- Carbon dioxide emissions are not a major cause of acid rain. Sulfur dioxide and nitrogen dioxide are two of the prime causes.
- The plant would not limit carbon dioxide emissions, spewing at least 5.3 million tons into the air
- The plant would not use "scrubbers" at all, which is a specific type of pollution-reduction technology. The plant would use a Circulated Fluidized Bed (CFB) to reduce emissions.
- Even with the CFB, the plant would still emit 3,300 tons of sulfur dioxide per year, enough to trigger objections from neighboring Pisgah National Forest in North Carolina.
Not true. Kaine's plan called for a 30 percent reduction in projected emissions. It would only be a cut of about 7 percent from current levels. Lowell explains the difference at Raising Kaine. (Lowell also has more great fact-checking of Sunday's article.)
Finally, the article raises an economic paradox - how can you have a reliability and uncertainty at the same time?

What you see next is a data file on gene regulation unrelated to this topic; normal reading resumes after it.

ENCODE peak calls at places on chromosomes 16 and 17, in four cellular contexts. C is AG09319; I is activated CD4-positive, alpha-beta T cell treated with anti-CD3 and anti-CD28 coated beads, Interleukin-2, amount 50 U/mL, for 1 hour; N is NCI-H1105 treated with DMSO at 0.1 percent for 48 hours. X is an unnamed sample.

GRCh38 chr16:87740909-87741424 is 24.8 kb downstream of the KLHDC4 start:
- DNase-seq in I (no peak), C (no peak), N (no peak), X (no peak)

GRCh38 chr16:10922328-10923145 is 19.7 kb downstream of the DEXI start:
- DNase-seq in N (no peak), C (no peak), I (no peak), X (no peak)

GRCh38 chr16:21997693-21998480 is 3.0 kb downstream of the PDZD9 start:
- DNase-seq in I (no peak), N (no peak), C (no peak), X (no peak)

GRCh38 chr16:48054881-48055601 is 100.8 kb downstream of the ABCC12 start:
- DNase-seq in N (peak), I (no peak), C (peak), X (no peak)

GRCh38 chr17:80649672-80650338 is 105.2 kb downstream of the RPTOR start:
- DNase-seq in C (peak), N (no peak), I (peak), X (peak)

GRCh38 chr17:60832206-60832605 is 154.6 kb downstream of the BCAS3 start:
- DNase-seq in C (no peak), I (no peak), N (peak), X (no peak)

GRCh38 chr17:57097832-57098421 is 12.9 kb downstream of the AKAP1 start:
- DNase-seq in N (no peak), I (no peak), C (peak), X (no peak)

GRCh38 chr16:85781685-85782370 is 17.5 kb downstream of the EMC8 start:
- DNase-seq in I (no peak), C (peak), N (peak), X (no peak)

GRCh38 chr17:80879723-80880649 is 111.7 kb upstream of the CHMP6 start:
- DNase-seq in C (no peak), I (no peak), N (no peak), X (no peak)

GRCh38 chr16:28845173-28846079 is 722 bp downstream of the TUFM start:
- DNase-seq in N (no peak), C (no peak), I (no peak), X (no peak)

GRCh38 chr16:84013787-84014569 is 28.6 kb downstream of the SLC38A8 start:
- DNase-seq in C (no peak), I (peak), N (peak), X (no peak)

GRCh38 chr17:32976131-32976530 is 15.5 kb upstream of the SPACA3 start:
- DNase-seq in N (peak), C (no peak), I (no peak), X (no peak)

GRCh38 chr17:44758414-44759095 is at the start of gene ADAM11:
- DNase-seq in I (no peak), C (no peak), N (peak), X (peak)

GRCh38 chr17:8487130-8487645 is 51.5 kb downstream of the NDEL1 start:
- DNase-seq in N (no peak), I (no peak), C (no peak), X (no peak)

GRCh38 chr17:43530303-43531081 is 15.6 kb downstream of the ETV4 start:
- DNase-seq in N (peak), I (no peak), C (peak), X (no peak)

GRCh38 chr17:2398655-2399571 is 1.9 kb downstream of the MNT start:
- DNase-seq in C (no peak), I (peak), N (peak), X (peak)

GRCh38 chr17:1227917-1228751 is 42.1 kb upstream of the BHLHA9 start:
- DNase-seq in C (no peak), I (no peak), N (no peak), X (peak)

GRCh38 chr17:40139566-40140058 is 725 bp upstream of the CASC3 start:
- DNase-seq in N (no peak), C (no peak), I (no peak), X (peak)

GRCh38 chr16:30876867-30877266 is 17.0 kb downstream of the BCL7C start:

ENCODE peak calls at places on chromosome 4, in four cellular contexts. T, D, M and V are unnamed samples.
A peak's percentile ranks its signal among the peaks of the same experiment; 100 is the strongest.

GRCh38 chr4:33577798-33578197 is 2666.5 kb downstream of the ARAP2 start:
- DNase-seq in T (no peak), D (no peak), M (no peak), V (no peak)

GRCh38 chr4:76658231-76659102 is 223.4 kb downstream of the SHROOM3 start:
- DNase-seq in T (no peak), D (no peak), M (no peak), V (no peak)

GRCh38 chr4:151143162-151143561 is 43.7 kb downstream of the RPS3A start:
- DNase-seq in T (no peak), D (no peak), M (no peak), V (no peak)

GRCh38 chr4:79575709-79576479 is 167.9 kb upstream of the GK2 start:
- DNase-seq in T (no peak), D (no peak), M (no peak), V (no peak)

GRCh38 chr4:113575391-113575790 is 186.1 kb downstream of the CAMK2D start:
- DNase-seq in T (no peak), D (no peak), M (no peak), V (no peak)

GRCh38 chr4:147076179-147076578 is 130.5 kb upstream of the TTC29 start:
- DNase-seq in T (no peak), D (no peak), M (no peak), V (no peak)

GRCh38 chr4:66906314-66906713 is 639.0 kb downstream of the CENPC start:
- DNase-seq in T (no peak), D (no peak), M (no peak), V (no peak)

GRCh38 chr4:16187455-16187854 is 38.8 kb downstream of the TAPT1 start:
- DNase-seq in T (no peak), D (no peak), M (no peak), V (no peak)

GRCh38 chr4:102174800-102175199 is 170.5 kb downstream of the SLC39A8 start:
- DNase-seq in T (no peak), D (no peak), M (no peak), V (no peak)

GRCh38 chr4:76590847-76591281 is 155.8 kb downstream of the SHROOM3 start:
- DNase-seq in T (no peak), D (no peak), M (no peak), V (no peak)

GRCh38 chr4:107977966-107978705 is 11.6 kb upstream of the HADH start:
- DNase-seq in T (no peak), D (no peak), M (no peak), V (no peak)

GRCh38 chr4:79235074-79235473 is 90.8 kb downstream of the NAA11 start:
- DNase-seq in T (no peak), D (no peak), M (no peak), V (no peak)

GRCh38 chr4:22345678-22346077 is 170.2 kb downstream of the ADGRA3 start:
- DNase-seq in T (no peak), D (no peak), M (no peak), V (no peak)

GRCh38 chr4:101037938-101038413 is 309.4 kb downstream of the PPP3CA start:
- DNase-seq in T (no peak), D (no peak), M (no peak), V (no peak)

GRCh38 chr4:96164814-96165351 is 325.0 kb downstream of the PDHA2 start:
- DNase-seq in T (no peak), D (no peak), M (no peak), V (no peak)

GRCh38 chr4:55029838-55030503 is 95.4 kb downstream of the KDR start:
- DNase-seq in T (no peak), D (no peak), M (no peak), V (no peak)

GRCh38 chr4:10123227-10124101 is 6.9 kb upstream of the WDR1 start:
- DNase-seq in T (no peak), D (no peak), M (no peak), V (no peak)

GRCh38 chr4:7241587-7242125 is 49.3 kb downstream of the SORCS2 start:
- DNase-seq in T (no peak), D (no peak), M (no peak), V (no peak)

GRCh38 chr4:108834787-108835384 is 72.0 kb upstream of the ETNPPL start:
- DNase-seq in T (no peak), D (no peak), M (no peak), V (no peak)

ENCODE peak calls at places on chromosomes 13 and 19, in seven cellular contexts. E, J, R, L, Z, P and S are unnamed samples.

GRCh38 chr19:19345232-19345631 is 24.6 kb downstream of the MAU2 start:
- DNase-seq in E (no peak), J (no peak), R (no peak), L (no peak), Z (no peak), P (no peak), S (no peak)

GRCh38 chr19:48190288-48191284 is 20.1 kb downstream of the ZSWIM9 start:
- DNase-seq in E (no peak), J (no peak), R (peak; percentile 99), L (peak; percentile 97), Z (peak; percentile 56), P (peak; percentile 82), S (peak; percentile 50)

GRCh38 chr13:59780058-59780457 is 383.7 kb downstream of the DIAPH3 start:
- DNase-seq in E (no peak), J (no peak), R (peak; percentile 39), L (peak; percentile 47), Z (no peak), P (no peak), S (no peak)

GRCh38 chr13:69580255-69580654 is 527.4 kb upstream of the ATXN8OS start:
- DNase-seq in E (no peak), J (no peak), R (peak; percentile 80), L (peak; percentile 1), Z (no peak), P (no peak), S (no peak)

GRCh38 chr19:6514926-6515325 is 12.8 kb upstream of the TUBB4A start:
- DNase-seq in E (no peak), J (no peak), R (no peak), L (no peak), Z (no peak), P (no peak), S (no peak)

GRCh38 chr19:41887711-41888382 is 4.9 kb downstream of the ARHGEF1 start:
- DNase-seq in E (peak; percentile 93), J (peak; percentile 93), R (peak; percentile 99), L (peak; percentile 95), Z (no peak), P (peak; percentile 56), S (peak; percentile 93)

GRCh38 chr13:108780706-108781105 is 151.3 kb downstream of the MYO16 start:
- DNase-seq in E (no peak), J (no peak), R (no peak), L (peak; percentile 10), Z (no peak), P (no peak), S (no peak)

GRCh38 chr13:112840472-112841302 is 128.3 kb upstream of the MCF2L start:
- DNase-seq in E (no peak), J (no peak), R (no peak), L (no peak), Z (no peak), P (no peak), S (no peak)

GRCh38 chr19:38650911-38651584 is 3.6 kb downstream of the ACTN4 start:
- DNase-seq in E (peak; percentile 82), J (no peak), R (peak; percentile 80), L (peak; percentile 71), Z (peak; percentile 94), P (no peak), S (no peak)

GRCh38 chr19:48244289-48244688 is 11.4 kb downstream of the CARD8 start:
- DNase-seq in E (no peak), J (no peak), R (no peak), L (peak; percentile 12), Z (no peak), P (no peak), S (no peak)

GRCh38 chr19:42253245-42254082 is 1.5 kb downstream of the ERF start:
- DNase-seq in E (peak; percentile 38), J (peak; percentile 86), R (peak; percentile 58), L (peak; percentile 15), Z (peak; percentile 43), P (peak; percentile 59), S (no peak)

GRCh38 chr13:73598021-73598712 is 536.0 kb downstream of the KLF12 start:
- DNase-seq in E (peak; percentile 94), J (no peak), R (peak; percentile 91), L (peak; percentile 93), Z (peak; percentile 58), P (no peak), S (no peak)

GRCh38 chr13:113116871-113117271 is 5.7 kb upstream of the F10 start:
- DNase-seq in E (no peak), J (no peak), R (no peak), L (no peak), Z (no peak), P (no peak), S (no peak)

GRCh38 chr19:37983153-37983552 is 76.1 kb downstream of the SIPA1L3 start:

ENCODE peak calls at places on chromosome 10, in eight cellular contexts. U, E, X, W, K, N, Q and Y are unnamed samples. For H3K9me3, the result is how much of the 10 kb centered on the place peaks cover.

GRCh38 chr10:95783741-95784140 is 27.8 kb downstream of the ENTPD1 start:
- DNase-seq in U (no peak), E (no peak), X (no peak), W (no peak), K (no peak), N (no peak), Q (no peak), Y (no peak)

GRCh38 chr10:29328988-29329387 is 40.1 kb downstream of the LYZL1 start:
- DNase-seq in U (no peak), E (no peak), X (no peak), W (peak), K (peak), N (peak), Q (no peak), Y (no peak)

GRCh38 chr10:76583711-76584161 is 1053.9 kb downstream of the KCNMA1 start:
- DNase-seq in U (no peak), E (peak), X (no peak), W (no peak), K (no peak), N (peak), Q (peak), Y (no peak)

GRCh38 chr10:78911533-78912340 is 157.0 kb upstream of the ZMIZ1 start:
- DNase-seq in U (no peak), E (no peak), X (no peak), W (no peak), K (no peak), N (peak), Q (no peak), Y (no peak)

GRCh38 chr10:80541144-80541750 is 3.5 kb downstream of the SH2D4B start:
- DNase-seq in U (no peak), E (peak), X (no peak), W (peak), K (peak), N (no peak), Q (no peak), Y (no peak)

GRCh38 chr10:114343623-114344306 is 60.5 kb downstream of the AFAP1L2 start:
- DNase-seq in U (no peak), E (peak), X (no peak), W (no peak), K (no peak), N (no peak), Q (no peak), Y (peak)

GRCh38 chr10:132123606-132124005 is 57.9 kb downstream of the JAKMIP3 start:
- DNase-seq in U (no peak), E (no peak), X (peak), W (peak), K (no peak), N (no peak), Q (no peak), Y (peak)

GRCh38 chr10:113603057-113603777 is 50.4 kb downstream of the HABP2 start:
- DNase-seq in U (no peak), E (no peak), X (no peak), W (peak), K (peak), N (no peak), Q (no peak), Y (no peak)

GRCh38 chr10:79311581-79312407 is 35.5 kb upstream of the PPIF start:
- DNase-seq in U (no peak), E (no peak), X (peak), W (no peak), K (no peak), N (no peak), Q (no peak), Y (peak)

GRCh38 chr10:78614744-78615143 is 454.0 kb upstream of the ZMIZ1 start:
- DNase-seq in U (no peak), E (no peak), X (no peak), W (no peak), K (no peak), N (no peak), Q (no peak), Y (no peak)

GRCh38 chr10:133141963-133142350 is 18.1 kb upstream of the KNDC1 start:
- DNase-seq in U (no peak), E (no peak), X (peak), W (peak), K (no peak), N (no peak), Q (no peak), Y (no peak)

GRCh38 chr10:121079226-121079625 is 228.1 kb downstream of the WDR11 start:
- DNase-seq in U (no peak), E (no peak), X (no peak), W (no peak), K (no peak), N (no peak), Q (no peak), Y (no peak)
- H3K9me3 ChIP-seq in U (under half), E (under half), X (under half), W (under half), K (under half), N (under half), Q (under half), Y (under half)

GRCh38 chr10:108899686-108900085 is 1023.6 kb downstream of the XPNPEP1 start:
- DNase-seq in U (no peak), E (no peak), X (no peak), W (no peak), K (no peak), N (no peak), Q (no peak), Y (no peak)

"The sustainability of our economic development successes are dependent on having a reliable energy source," said Delacey Skinner, the governor's communications director.
[C]ompany officials said they cannot yet estimate how much the average bill might go up.
So a new coal-fired power plant will be a rock-solid source of juice ... but Dominion Virginia Power can't even give us a guess about how much it will drive up our bills? And this is at a time when the price of coal is reaching new heights.
You'd think I'd be pushing the environmental case against this plant the hardest. But it's this economic danger that's actually the most alarming.